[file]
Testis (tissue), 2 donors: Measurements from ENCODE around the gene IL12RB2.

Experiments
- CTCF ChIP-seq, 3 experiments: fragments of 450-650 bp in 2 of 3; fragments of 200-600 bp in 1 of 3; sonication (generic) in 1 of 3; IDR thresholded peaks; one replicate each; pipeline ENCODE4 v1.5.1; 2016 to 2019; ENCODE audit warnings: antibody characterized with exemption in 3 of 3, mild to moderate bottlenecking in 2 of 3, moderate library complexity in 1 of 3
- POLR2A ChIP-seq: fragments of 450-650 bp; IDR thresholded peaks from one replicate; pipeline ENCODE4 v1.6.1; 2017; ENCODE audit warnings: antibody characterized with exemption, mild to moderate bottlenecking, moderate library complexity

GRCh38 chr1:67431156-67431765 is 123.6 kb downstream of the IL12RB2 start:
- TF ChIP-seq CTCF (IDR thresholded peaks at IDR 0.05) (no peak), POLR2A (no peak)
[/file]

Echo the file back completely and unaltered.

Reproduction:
Testis (tissue), 2 donors: Measurements from ENCODE around the gene IL12RB2.

Experiments
- CTCF ChIP-seq, 3 experiments: fragments of 450-650 bp in 2 of 3; fragments of 200-600 bp in 1 of 3; sonication (generic) in 1 of 3; IDR thresholded peaks; one replicate each; pipeline ENCODE4 v1.5.1; 2016 to 2019; ENCODE audit warnings: antibody characterized with exemption in 3 of 3, mild to moderate bottlenecking in 2 of 3, moderate library complexity in 1 of 3
- POLR2A ChIP-seq: fragments of 450-650 bp; IDR thresholded peaks from one replicate; pipeline ENCODE4 v1.6.1; 2017; ENCODE audit warnings: antibody characterized with exemption, mild to moderate bottlenecking, moderate library complexity

GRCh38 chr1:67431156-67431765 is 123.6 kb downstream of the IL12RB2 start:
- TF ChIP-seq CTCF (IDR thresholded peaks at IDR 0.05) (no peak), POLR2A (no peak)